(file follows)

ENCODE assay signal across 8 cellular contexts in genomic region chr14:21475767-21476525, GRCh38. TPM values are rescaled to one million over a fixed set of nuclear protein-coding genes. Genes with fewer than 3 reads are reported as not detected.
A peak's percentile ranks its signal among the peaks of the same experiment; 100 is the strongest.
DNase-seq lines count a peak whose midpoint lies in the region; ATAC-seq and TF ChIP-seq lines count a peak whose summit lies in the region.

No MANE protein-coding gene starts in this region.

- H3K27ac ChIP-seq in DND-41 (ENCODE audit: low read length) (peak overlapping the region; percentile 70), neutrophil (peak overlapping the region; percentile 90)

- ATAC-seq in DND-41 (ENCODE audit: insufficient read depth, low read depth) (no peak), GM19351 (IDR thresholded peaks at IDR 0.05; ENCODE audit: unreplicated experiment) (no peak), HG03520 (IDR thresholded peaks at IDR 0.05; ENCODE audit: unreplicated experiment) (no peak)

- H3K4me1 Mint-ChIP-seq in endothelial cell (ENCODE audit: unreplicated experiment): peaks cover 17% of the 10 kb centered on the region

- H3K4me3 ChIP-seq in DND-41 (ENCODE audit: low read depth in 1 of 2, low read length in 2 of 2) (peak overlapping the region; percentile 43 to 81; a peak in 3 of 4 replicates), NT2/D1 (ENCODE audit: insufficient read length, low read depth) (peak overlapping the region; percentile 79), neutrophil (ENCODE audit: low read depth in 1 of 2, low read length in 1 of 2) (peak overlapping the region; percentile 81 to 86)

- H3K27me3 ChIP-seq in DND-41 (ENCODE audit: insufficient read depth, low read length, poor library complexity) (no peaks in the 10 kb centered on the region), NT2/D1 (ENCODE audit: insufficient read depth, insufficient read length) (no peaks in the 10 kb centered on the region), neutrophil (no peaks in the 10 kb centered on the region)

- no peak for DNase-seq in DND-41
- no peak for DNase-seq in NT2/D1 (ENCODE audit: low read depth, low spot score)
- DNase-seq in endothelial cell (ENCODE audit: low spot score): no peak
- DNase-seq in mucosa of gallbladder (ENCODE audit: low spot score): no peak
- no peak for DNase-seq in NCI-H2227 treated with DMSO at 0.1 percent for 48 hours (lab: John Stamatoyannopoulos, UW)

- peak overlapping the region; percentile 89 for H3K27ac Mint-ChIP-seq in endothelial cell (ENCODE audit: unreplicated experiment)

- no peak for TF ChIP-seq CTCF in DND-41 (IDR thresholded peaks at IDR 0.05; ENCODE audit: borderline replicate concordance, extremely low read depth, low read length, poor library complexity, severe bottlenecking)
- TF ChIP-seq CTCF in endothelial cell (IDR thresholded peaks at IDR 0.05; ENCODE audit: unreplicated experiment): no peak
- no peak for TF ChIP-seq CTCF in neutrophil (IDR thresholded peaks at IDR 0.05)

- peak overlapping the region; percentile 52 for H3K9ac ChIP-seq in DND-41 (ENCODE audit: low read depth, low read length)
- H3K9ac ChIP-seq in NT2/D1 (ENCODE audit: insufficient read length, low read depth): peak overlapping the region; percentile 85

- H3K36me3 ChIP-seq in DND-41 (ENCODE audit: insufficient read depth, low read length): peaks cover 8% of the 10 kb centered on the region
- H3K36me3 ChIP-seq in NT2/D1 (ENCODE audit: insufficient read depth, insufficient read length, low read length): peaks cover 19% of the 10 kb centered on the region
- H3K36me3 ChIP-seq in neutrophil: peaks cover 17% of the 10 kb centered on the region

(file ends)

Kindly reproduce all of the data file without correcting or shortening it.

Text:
ENCODE assay signal across 8 cellular contexts in genomic region chr14:21475767-21476525, GRCh38. TPM values are rescaled to one million over a fixed set of nuclear protein-coding genes. Genes with fewer than 3 reads are reported as not detected.
A peak's percentile ranks its signal among the peaks of the same experiment; 100 is the strongest.
DNase-seq lines count a peak whose midpoint lies in the region; ATAC-seq and TF ChIP-seq lines count a peak whose summit lies in the region.

No MANE protein-coding gene starts in this region.

- H3K27ac ChIP-seq in DND-41 (ENCODE audit: low read length) (peak overlapping the region; percentile 70), neutrophil (peak overlapping the region; percentile 90)

- ATAC-seq in DND-41 (ENCODE audit: insufficient read depth, low read depth) (no peak), GM19351 (IDR thresholded peaks at IDR 0.05; ENCODE audit: unreplicated experiment) (no peak), HG03520 (IDR thresholded peaks at IDR 0.05; ENCODE audit: unreplicated experiment) (no peak)

- H3K4me1 Mint-ChIP-seq in endothelial cell (ENCODE audit: unreplicated experiment): peaks cover 17% of the 10 kb centered on the region

- H3K4me3 ChIP-seq in DND-41 (ENCODE audit: low read depth in 1 of 2, low read length in 2 of 2) (peak overlapping the region; percentile 43 to 81; a peak in 3 of 4 replicates), NT2/D1 (ENCODE audit: insufficient read length, low read depth) (peak overlapping the region; percentile 79), neutrophil (ENCODE audit: low read depth in 1 of 2, low read length in 1 of 2) (peak overlapping the region; percentile 81 to 86)

- H3K27me3 ChIP-seq in DND-41 (ENCODE audit: insufficient read depth, low read length, poor library complexity) (no peaks in the 10 kb centered on the region), NT2/D1 (ENCODE audit: insufficient read depth, insufficient read length) (no peaks in the 10 kb centered on the region), neutrophil (no peaks in the 10 kb centered on the region)

- no peak for DNase-seq in DND-41
- no peak for DNase-seq in NT2/D1 (ENCODE audit: low read depth, low spot score)
- DNase-seq in endothelial cell (ENCODE audit: low spot score): no peak
- DNase-seq in mucosa of gallbladder (ENCODE audit: low spot score): no peak
- no peak for DNase-seq in NCI-H2227 treated with DMSO at 0.1 percent for 48 hours (lab: John Stamatoyannopoulos, UW)

- peak overlapping the region; percentile 89 for H3K27ac Mint-ChIP-seq in endothelial cell (ENCODE audit: unreplicated experiment)

- no peak for TF ChIP-seq CTCF in DND-41 (IDR thresholded peaks at IDR 0.05; ENCODE audit: borderline replicate concordance, extremely low read depth, low read length, poor library complexity, severe bottlenecking)
- TF ChIP-seq CTCF in endothelial cell (IDR thresholded peaks at IDR 0.05; ENCODE audit: unreplicated experiment): no peak
- no peak for TF ChIP-seq CTCF in neutrophil (IDR thresholded peaks at IDR 0.05)

- peak overlapping the region; percentile 52 for H3K9ac ChIP-seq in DND-41 (ENCODE audit: low read depth, low read length)
- H3K9ac ChIP-seq in NT2/D1 (ENCODE audit: insufficient read length, low read depth): peak overlapping the region; percentile 85

- H3K36me3 ChIP-seq in DND-41 (ENCODE audit: insufficient read depth, low read length): peaks cover 8% of the 10 kb centered on the region
- H3K36me3 ChIP-seq in NT2/D1 (ENCODE audit: insufficient read depth, insufficient read length, low read length): peaks cover 19% of the 10 kb centered on the region
- H3K36me3 ChIP-seq in neutrophil: peaks cover 17% of the 10 kb centered on the region